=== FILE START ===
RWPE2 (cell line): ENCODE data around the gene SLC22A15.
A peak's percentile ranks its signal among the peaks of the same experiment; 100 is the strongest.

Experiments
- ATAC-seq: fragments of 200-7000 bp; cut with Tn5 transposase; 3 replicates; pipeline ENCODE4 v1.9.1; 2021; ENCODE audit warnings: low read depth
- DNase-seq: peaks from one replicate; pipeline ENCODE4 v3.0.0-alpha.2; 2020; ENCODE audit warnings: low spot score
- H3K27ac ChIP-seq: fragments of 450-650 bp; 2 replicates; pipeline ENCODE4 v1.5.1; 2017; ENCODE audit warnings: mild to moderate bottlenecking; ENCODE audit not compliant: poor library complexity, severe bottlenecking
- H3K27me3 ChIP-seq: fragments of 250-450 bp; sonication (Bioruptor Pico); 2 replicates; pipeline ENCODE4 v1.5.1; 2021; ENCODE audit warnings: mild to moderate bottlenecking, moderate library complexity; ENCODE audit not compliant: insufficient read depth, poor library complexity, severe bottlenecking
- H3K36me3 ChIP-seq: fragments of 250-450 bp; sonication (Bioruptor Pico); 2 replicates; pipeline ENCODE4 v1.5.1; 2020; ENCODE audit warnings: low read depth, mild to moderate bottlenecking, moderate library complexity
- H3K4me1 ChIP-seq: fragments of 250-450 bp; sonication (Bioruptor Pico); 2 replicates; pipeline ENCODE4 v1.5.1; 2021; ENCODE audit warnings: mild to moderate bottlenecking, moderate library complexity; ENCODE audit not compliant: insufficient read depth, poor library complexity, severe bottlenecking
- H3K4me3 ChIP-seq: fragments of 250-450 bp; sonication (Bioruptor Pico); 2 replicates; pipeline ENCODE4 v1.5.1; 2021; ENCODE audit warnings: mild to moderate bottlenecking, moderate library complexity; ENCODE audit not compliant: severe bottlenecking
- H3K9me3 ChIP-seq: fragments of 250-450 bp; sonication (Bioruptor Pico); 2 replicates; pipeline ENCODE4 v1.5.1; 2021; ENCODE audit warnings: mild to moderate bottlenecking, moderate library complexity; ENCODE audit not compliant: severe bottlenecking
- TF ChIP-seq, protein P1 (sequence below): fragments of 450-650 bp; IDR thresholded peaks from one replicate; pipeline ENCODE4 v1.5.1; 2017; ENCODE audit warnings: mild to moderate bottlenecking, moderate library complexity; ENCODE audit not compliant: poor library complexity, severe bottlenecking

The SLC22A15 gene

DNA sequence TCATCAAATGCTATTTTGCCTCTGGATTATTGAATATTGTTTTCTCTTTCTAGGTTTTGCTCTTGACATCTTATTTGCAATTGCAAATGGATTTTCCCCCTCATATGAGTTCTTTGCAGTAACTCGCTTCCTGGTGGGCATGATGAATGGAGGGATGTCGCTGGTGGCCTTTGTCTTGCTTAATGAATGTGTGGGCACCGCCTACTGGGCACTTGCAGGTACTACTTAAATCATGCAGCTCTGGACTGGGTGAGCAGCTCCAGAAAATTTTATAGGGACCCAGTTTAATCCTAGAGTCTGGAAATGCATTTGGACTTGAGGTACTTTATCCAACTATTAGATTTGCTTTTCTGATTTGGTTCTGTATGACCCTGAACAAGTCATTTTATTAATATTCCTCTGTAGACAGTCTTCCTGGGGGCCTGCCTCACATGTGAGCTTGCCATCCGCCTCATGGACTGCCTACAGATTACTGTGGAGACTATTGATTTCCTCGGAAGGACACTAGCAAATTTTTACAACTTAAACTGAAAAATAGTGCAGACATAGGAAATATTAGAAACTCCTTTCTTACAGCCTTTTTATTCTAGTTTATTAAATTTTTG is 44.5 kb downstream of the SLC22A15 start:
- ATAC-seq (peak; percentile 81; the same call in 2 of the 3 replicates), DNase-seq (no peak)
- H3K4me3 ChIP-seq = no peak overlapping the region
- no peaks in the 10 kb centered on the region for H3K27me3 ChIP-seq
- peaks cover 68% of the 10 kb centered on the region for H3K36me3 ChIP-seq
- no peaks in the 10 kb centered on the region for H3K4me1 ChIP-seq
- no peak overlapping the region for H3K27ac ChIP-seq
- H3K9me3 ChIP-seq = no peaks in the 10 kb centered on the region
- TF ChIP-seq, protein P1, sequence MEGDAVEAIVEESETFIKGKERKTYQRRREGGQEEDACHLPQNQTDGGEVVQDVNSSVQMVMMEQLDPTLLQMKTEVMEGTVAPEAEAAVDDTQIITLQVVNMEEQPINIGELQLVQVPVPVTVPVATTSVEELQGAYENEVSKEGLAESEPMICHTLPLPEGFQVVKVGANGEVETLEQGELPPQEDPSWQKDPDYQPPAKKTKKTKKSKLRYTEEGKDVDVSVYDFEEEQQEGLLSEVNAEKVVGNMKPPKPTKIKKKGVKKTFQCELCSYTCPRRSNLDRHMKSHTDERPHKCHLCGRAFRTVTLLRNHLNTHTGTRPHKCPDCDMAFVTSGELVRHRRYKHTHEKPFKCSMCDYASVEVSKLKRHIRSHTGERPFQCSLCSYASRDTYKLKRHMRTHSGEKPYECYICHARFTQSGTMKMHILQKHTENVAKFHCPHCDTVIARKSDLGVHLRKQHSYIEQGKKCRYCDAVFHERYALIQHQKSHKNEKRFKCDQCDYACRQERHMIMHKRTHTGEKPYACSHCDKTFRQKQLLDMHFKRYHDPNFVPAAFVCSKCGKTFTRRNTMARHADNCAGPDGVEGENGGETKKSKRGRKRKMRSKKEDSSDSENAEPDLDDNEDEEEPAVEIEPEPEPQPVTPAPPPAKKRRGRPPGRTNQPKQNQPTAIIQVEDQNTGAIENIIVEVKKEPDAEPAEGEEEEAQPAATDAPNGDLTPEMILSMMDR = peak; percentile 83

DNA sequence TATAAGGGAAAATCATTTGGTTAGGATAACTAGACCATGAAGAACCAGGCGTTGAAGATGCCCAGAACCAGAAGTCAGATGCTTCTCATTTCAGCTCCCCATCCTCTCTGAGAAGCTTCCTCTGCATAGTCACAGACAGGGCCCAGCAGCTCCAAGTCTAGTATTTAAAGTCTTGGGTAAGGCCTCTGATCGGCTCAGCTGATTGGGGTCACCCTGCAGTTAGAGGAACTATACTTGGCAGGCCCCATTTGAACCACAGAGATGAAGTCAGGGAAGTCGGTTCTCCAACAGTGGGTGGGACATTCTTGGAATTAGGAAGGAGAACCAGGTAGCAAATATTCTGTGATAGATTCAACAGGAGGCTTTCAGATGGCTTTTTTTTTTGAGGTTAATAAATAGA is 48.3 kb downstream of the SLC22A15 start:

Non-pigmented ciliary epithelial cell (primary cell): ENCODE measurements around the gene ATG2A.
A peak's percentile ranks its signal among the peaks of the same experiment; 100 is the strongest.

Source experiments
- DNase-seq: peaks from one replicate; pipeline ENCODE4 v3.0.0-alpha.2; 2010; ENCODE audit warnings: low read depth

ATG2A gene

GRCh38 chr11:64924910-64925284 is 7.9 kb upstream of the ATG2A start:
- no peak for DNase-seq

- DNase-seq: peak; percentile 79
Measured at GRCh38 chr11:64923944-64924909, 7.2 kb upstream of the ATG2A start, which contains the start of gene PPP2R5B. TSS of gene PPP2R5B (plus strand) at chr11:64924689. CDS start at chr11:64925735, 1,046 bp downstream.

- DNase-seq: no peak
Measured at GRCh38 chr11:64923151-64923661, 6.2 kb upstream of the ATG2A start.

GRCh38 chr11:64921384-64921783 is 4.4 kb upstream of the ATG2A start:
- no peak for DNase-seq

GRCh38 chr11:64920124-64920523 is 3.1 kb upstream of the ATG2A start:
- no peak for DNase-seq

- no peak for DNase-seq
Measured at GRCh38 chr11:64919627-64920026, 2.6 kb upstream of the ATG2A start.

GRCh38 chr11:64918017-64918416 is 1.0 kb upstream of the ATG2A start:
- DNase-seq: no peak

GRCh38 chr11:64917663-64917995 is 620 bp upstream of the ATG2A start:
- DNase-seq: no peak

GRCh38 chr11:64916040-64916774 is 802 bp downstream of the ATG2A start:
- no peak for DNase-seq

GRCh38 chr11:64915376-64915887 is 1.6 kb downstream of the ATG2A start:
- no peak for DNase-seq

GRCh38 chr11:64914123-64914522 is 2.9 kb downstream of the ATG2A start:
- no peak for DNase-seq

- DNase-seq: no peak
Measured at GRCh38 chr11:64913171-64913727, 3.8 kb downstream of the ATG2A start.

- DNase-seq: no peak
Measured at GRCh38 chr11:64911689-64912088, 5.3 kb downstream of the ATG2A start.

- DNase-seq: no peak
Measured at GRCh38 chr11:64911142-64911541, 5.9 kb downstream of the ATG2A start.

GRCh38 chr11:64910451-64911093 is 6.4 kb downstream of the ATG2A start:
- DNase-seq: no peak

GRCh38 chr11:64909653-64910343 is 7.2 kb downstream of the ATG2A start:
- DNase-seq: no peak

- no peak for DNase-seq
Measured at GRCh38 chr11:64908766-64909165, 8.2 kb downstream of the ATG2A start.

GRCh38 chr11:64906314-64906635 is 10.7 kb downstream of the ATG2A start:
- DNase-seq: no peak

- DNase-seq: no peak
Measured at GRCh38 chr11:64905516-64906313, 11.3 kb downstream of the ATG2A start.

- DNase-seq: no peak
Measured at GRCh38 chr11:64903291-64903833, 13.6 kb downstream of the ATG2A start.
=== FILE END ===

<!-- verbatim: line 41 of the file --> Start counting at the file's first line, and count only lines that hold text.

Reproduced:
GRCh38 chr11:64918017-64918416 is 1.0 kb upstream of the ATG2A start: